Traditionally, pigs where common, and pork easy enough to get - but before refrigerators or other regular means of preserving the meat (like smoking, drying, salting), salmonella were a very real and mostly deadly risk.
Forbidding the consumption of pork had two advantages: no disease could come from infected meat, and the fodder for the pigs could be used to raise little humans instead. Calling pigs (or pig eaters) unclean also helped contain any possible disease, and people still consuming meat could be used as example for god’s wrath if you don’t follow the commandment, while ignoring people who consumed pork without ill effects was easy enough - people concentrate and remember bad things happening, while good things are easily forgotten.
(Just in case: no blasphemy intended in any way here. I’m very spiritual and believe in a higher force holding all of this together, just the ground crew is sometimes somewhat bizarre, and .. usually quite human, and as thus as easily likely to err as I am.)
One of the first written set of rules is the Torah - mainly the Kashrut - and allowed for “clean” food. While part of it was created from experience and empirical testing (“food poisoning accidents” plus “superstition” in form of emotional quick calculations after having puked from the wrong stuff), most of it can find a sound medical explanation these days - even if these rules are sometimes somewhat overly complicated.
These rules made food consumption way more survivable for the societies using them, and allowed those to prosper - while less educated societies suffered and went away.
Later sets of rules like the Quran simplified and refined some of the rules, and introduced other, different ones; also promoting better social behavior. At the same time, other groups of people which did not have any of those rules where mandated to be fought against and removed, again most likely more to prevent contamination than mere resource conflict. Societies that also had some kind of comparable scripture were explicitly mentioned as to be left alone.
With the dawn of enlightenment and the development of the scientific method, the story changed drastically again - while experimentation before (e.g. alchemy) was more along the lines of finding a way to get more gold, the scientific method partially stemmed from the idea that our world can be understood.
The way to do this seems to be forming a theory, running an experiment, making an observation, and then deciding whether the theory is likely, needs refinement, or complete replacement. This was done so often and so fast by so many people that our current understanding of medicine, biology, chemistry, physics and mathematics is so far beyond anything any story could hold that .. we seem to have been tossed back to feeling again, because the actual story we’ve discovered is too complicated to think about.
Quantum mechanics opens yet another avenue of complications - or simplifications .. resonant frequencies for homeopathy sound simple and alluring, while at the same time the placebo effect is getting stronger and stronger; preventable diseases have been reduced by modern medicine in such a way that their horrors are not contained in our cultural, emotional memory anymore, while few but dramatic vaccination side effects are - and at the same time, commercial interests of big pharma to either sell you vaccinations or treat you longer when you are sick is both conflicted and conflicting at the same time.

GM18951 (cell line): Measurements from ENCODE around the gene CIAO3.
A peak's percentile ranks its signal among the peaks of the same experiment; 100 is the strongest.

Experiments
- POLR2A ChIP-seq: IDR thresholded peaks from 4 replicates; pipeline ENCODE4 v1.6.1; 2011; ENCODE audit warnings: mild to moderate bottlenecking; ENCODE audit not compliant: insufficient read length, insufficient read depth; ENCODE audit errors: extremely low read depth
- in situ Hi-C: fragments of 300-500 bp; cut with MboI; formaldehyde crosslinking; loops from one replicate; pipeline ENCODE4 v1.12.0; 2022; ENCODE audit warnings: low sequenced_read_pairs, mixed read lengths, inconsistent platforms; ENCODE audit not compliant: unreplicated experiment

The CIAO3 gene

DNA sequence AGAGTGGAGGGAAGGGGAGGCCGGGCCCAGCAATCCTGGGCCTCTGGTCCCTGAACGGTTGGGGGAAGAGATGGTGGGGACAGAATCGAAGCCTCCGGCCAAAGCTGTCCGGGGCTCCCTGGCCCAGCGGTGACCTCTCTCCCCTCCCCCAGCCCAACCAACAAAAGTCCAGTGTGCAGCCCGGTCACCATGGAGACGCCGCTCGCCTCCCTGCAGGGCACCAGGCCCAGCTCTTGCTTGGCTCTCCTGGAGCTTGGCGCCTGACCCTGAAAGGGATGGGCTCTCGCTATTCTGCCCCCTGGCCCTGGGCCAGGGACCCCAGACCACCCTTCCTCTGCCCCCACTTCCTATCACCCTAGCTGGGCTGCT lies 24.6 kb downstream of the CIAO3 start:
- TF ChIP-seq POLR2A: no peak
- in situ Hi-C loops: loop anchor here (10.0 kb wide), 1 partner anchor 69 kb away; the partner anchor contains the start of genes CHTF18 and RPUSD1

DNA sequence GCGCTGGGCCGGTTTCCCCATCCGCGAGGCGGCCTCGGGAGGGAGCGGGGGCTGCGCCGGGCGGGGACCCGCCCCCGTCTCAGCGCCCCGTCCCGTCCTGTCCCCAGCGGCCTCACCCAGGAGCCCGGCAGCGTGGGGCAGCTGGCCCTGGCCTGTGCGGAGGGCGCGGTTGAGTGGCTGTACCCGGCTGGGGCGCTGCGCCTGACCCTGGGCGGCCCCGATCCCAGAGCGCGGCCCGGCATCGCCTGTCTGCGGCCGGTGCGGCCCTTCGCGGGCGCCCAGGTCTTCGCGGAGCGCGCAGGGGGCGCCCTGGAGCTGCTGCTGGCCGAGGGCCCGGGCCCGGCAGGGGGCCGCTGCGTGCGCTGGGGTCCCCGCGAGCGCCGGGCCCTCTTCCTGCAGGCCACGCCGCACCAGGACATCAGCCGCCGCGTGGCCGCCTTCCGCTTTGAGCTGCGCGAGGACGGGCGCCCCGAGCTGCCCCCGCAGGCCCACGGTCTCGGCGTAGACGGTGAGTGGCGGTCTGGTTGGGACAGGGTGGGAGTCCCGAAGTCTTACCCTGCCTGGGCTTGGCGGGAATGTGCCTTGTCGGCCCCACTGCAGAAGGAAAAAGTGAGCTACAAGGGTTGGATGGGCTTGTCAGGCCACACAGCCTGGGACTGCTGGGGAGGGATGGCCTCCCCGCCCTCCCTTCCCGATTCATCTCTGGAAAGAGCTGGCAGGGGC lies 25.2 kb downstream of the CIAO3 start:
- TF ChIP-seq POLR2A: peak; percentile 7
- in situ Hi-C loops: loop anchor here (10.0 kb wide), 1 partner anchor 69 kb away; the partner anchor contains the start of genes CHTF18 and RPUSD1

What’s the real deal?
The real deal is none. There is no answer. It’s always probabilities.
The same way we’ll never be able to completely know a closed system like ours while we are a part of it and can’t “stop everything to make a complete observation” we’ll never be able to calculate all risks and weight all options accurately.
We’re all part of a big experiment that might not even have an experimenter, and might be sitting forgotten somewhere on a shelf - and we’re very unlikely to ever know.
The most important survival skill at a society scale seems to be knowing very well how statistics work, what a standard deviation is, and how to calculate risk based on this information.
Next is the capability of doing meta-analysis to reduce bad reporting or bad actors, followed by risk calculations: how bad is the effect of a decision?
Some vaccinations for example carry a (provable small) risk of (provable rarely dramatic) vaccination damage, while lack of vaccination carries a (currently small) risk of getting the related (provable sometimes deadly) disease.
Do you vaccinate your kids for a disease you’ve never heard of anyone in living memory die from - because people are used to vaccinate against it because society mandates it - or do you not vaccinate your kid to prevent the possible harm from vaccination damage?
I don’t think there’s a right answer - or a wrong one, but there’s a certain set of evidence that shows that a society that vaccinates for certain diseases has a lower rate of children dying from these diseases .. now that people have stopped vaccinating, these numbers are reported to be rising.
But: can you trust those reports? What’s the risk of trusting the reports? What’s the risk of not trusting the reports?
It’s back to probabilities and experiments at society scale again.
What if the climate crisis is a hoax? What if it isn’t? What if chemtrails are a thing? What if they aren’t? Who benefits? What’s emotionally safer path to travel? What’s the intellectually safer path to travel? And - how do they map to current statistics and science?
Can you afford blind spots just for easy decisions that feel right?
– count 25.12.2019, 01:29, Steinfurt-Burgsteinfurt
P.S: I’ll probably not live forever, but I’ll die trying ;)